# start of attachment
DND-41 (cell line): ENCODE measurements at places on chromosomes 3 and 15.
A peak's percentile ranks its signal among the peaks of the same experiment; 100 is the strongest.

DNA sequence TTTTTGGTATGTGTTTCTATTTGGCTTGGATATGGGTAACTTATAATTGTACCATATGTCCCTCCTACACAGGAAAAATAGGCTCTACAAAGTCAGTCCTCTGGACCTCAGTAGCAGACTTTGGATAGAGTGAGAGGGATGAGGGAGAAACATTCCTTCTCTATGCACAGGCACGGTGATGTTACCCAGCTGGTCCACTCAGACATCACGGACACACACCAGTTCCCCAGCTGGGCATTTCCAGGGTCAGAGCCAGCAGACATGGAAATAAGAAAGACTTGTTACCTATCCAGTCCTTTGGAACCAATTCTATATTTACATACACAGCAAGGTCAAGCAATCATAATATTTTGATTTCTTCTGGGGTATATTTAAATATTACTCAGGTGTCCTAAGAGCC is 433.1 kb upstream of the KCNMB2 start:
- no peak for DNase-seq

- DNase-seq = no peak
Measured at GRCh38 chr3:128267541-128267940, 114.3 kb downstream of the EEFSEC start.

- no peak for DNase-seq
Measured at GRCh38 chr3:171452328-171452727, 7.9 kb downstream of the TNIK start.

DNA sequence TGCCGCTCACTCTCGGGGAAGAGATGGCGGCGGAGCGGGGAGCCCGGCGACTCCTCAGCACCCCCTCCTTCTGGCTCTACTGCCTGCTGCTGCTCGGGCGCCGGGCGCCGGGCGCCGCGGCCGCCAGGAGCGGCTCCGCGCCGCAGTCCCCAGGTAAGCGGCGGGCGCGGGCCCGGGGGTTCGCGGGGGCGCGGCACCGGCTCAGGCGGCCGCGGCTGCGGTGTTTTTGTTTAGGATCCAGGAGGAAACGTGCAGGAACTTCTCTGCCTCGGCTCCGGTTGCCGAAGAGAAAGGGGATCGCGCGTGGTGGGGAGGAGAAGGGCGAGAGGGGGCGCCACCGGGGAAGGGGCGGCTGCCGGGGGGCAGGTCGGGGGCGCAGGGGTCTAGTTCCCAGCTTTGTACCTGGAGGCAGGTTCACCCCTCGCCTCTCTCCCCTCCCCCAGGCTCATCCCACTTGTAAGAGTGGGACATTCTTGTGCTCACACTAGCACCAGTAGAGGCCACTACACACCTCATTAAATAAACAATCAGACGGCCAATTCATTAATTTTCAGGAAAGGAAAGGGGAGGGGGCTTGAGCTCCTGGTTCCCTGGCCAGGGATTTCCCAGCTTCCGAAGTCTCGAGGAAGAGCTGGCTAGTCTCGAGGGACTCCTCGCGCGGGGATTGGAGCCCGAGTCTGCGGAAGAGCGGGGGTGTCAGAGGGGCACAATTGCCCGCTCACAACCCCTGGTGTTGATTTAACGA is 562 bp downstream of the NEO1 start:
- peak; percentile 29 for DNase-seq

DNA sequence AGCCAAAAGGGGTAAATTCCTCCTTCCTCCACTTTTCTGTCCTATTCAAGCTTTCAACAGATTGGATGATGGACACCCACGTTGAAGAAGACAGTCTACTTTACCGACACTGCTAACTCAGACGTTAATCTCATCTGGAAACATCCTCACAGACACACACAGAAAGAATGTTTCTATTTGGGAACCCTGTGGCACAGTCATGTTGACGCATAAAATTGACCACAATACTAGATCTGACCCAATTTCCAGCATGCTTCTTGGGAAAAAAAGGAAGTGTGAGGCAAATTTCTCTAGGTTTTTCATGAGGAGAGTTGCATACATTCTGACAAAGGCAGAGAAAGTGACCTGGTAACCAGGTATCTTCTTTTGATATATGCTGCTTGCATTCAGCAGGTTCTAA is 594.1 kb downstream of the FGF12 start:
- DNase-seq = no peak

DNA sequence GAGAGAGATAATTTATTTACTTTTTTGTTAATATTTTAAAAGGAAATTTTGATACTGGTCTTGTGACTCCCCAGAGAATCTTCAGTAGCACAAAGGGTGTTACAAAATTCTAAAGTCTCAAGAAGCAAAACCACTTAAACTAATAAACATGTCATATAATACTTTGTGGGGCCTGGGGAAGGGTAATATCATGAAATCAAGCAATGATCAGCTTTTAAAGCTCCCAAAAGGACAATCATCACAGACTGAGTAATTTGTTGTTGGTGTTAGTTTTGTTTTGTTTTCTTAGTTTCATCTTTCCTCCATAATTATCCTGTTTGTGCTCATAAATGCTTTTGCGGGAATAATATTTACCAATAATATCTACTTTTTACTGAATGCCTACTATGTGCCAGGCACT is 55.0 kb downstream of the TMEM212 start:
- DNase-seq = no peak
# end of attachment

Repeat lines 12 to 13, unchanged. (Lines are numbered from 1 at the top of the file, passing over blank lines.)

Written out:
- DNase-seq = no peak

DNA sequence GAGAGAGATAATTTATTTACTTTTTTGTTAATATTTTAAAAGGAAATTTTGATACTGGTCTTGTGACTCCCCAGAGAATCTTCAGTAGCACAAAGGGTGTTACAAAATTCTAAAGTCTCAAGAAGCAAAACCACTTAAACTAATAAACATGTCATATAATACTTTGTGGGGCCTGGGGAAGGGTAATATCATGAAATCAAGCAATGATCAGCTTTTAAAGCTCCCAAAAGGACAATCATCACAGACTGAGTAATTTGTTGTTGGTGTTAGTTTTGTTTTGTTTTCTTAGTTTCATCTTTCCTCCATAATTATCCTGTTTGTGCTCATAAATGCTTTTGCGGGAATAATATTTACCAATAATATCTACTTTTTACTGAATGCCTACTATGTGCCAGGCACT is 55.0 kb downstream of the TMEM212 start: